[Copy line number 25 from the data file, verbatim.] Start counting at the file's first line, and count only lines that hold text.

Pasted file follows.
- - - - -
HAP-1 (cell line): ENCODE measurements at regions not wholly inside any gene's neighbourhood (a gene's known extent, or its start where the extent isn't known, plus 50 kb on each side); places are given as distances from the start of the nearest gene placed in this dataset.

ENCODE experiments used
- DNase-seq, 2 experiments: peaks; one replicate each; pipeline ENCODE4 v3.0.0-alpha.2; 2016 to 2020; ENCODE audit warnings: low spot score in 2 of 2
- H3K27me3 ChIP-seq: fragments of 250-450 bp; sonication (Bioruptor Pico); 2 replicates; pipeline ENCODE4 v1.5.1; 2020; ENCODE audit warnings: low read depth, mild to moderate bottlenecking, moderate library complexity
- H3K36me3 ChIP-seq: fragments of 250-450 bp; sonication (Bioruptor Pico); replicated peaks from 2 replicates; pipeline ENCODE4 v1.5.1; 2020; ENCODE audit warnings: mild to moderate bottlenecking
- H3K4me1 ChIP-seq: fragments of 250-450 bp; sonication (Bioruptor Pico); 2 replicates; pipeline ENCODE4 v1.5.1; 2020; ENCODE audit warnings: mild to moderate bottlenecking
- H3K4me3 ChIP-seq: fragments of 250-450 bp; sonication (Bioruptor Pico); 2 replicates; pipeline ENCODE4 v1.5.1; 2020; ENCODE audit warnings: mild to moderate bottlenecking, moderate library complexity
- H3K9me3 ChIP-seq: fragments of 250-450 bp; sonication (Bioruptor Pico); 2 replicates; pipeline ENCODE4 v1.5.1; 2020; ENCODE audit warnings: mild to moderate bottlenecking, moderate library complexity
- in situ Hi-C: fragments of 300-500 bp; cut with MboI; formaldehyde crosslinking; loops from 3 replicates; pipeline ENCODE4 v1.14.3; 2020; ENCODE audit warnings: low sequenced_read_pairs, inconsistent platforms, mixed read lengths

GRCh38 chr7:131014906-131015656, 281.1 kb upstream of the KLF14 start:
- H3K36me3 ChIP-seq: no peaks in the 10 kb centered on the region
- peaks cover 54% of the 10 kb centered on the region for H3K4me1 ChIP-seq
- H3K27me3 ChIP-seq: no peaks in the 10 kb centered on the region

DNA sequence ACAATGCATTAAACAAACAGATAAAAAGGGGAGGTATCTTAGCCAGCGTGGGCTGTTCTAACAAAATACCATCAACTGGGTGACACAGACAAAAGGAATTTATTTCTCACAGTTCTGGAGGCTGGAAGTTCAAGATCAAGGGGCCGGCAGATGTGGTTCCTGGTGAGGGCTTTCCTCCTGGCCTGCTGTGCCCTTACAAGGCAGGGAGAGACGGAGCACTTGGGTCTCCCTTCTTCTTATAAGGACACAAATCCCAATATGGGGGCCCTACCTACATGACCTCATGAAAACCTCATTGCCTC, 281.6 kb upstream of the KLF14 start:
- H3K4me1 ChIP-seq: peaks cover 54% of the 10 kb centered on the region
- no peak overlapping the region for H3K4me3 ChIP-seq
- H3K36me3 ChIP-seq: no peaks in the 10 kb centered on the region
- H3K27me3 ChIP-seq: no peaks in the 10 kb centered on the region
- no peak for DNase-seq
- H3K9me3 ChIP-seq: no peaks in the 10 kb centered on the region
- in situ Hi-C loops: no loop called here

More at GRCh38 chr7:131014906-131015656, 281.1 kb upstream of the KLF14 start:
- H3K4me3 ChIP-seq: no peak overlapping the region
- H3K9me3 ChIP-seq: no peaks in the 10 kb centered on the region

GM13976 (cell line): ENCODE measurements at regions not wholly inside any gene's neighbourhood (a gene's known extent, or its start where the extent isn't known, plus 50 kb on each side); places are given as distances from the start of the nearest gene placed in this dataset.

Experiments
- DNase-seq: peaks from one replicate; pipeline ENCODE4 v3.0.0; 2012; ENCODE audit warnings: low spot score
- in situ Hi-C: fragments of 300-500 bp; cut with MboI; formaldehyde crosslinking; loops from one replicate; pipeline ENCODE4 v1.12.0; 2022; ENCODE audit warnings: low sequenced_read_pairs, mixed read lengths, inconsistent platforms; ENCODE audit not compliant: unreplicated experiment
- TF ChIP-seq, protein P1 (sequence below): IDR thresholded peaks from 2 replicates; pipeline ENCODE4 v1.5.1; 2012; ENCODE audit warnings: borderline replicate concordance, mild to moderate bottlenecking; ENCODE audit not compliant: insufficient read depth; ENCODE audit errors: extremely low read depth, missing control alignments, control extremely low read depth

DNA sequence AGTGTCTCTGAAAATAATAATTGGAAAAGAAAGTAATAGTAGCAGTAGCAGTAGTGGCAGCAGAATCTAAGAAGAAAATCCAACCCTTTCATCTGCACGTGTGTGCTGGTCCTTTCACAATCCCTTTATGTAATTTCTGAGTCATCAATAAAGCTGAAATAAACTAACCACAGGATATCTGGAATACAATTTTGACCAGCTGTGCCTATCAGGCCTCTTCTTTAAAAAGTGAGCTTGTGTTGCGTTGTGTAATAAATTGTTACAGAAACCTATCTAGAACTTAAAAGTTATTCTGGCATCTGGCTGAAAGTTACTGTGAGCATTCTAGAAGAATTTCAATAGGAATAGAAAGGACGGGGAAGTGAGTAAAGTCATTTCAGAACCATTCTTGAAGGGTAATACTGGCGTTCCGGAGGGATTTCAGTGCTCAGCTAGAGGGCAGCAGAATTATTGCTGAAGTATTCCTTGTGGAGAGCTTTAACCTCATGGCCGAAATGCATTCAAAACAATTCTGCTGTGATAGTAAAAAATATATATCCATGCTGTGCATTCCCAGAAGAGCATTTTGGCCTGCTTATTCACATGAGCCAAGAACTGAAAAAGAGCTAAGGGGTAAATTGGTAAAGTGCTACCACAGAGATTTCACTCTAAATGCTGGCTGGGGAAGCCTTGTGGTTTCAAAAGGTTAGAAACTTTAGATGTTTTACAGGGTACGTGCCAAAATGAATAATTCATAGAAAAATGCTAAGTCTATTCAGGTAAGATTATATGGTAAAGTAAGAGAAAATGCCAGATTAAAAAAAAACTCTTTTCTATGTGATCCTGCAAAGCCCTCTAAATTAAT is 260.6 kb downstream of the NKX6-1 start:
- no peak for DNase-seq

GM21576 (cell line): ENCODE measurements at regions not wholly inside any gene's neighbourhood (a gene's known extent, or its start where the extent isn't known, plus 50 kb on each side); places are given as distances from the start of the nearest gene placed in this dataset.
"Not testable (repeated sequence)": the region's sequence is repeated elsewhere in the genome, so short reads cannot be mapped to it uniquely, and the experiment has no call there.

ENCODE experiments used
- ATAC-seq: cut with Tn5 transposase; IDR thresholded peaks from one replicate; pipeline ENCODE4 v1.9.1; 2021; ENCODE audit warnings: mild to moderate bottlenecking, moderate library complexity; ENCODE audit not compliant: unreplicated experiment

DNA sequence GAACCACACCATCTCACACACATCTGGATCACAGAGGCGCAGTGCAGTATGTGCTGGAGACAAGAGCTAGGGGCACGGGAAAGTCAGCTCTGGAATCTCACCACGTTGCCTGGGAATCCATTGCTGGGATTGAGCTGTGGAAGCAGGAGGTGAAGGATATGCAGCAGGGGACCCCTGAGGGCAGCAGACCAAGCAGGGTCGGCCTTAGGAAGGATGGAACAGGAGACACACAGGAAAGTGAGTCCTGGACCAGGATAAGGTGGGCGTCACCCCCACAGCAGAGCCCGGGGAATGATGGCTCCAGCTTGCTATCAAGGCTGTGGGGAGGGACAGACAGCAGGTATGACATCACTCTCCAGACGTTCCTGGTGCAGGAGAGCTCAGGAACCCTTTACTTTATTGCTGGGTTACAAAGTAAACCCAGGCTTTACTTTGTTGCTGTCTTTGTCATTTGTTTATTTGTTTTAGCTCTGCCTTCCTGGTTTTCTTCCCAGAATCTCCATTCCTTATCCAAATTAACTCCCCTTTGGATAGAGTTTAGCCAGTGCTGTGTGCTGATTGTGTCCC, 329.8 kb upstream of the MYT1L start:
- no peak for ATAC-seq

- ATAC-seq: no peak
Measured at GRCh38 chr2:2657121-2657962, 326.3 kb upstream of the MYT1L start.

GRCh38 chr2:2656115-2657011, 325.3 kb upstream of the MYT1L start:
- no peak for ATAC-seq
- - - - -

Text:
GM13976 (cell line): ENCODE measurements at regions not wholly inside any gene's neighbourhood (a gene's known extent, or its start where the extent isn't known, plus 50 kb on each side); places are given as distances from the start of the nearest gene placed in this dataset.